Job quotes inspire DfM

Looking at how machinists quote jobs inspires thoughts of how Design For Manufacturing can save money for all products.

As an electronics designer, it’s interesting encountering other parts of the manufacturing industry and how they operate. One of my favorite ways of doing this is via YouTube. Sure, I get a flavor of different industries via meetups (including our own HDDG meetups…which we also happen to post on YouTube). But seeing people make things on channels like Jimmy DiResta, Clickspring and AvE gives insight into the modern machine shop. Each has their own style and ultimate purpose, be it doing custom contract work or focusing more on hobbyist work.

The one I watch most frequently is NYC CNC, primarily because this is how I began learning Fusion360. John, the founder of the channel, covers all manner of content around running a contract machine shop. A recent video was about pricing parts and John asked (almost quizzed) his audience on how they would charge for components:

In the video, they cover the various operations required to make the part. There are different tool heads, work holding methods and feeds/speeds that will produce a high quality part finish without taking an excessive amount of time on a machine.

A view from the other side

The discussion in the video felt weird to me. Of course there isn’t a set price; they are quoting for a custom part with many unknowns! But I am not used to this practice.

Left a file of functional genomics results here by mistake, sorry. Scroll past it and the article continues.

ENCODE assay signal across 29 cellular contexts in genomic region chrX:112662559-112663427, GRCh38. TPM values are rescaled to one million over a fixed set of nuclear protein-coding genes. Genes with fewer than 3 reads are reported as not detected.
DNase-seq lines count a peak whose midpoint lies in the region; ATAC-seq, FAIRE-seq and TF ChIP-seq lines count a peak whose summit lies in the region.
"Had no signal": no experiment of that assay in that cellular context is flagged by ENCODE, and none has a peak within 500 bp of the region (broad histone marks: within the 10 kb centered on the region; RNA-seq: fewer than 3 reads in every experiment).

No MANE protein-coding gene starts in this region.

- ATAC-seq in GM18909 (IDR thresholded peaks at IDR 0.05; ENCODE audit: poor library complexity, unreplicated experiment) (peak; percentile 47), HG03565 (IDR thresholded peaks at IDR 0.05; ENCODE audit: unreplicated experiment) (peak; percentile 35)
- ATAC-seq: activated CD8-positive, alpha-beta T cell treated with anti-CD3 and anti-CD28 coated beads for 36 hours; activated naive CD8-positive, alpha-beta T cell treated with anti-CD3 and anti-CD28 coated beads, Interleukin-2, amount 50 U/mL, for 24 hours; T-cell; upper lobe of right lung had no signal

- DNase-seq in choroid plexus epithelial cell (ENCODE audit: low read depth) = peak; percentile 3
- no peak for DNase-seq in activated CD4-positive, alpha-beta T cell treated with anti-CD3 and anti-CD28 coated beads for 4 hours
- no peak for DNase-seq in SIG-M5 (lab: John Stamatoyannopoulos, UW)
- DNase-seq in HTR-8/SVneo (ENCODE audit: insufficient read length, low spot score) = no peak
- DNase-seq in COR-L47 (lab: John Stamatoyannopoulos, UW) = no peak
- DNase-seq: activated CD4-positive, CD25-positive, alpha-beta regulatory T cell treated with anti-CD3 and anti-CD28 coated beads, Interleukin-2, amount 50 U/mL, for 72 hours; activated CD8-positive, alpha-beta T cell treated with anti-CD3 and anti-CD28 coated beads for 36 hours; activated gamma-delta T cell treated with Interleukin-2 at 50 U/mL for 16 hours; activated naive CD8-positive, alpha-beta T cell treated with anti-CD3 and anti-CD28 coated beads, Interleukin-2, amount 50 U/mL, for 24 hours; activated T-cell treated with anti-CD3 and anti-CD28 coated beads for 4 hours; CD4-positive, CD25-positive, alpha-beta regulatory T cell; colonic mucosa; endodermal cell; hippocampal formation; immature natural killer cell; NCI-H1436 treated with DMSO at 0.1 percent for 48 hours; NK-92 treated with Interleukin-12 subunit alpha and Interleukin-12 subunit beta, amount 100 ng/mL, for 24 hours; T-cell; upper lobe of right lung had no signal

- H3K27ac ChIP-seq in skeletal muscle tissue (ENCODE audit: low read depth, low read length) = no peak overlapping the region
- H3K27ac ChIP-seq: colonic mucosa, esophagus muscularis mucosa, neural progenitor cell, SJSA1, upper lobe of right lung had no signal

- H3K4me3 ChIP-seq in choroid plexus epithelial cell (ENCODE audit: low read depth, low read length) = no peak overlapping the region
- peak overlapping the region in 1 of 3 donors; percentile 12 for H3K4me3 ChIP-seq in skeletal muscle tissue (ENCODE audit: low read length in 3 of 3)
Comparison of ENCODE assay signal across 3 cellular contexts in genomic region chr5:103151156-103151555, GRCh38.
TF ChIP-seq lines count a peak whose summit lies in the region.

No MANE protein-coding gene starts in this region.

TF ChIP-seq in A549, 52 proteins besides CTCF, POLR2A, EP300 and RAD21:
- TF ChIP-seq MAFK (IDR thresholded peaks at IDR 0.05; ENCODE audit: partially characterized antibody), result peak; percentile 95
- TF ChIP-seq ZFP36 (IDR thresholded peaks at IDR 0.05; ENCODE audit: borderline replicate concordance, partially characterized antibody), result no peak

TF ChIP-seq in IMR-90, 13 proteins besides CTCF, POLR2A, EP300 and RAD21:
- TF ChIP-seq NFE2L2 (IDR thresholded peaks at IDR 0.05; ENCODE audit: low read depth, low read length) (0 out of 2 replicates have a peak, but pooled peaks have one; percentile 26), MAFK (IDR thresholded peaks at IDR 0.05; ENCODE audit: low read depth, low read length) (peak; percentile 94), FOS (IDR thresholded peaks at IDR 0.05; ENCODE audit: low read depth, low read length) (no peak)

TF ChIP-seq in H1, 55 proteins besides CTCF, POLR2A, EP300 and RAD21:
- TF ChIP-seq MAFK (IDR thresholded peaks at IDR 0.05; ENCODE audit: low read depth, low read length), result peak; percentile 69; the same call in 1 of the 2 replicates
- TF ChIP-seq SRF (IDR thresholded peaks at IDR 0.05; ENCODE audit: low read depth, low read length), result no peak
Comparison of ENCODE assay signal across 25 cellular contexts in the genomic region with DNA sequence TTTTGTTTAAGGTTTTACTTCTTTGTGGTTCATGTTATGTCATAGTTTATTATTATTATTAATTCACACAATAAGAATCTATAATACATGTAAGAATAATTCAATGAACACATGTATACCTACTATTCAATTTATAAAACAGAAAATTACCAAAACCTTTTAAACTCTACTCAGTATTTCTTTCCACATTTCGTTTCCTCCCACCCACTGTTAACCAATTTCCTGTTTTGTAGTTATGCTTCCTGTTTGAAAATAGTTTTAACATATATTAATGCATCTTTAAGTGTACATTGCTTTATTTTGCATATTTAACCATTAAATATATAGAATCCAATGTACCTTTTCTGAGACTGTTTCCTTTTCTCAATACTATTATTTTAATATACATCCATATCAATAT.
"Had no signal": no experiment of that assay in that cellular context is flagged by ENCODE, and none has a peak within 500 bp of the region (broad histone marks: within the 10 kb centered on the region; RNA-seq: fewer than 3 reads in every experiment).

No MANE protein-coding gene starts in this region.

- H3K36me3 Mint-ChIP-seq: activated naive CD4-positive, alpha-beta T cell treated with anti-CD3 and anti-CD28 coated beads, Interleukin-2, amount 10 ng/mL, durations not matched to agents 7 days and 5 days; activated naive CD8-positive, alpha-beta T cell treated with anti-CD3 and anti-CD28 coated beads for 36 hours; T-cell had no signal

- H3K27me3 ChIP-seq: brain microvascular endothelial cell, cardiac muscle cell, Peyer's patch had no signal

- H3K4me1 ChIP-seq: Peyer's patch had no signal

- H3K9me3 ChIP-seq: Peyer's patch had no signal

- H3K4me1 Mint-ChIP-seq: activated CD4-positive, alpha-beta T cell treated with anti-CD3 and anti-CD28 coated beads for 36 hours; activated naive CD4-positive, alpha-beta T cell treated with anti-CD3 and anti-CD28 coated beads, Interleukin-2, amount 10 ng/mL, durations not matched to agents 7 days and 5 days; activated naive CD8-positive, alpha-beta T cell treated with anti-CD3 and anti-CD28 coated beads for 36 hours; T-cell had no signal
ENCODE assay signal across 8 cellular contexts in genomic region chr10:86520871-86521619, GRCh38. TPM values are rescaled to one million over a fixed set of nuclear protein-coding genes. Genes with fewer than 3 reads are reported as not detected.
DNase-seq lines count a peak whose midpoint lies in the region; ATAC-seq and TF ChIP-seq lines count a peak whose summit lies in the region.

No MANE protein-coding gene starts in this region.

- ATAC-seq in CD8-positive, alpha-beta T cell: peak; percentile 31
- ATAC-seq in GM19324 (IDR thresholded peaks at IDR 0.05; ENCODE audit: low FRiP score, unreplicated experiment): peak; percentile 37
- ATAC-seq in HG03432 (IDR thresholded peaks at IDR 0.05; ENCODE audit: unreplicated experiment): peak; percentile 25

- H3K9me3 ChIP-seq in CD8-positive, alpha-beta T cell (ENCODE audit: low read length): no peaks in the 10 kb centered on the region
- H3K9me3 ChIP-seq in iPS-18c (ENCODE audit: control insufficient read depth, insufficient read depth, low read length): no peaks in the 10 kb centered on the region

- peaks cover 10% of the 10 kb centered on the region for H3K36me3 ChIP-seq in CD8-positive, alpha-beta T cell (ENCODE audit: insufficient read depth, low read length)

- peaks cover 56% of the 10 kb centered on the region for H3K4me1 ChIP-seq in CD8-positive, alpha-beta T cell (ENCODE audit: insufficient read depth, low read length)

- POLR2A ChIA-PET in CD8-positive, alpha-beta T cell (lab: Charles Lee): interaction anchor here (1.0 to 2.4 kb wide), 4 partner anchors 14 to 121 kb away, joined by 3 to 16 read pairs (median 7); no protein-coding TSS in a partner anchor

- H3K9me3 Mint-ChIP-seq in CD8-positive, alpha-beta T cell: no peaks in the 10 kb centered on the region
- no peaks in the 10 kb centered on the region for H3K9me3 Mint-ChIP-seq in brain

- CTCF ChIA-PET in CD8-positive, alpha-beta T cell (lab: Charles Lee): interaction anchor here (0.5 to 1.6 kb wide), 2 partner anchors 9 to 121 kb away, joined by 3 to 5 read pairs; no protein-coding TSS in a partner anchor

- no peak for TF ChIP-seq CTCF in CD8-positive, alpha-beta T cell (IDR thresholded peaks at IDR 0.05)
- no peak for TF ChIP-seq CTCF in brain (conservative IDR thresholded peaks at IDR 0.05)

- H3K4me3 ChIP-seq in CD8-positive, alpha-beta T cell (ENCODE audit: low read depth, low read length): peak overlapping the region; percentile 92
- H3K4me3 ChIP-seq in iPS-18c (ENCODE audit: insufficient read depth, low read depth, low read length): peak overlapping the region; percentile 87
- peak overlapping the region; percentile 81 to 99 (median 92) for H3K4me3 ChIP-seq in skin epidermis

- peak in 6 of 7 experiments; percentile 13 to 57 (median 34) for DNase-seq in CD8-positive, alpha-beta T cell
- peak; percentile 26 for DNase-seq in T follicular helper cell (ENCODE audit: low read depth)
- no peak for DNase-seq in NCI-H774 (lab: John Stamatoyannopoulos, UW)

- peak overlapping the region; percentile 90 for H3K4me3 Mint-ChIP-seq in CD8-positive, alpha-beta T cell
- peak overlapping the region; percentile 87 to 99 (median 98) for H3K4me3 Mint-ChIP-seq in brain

It makes sense that machine shop owners have to take on estimating job costs before actually completing the job. Too low of a price and they would lose money on the job. Too high and they might never get the job in the first place.

So even though we talk about quoting on the Supplyframe Hardware blog, it’s from a different perspective.

For EEs, quoting feels a bit more fixed

As an engineer, I’ve never had to deal directly with quoting for customers. I’m always in the middle of the machine, not on the outer edges that deal with entities outside of the business.

On the selling side, I was working on (designing/manufacturing) a finished goods product. There was no variable pricing. If there was, it was at the discretion of the salesperson trying to gain extra margin or win a quote against a competitor. They were selling something finished that was in a box, ready to ship out to the world. The internal price was set, based on overhead, material costs and perceived value. Even still, the products normally competed in inefficient markets. This meant there was not sufficient competition to drive a “standard” price.

On the buying side, I’ve gotten quotes from CMs and OEMs on many occasions. This is a standard process; I submit a Bill of Material (BOM) and build instructions and then get back a quote at some point in the future. I rarely, if ever, have knowledge of the inner workings of the company doing the quoting. I know there is an aspect of variability in their pricing, but I have no visibility into the details. The best case scenario is if they estimate assembly times and I can audit their assumptions. At the end of the day, most quotes are “take it or leave it”. I have to assume their estimates are true and that they are attempting to get me the best price, simply because I will go with another vendor if the price is too high.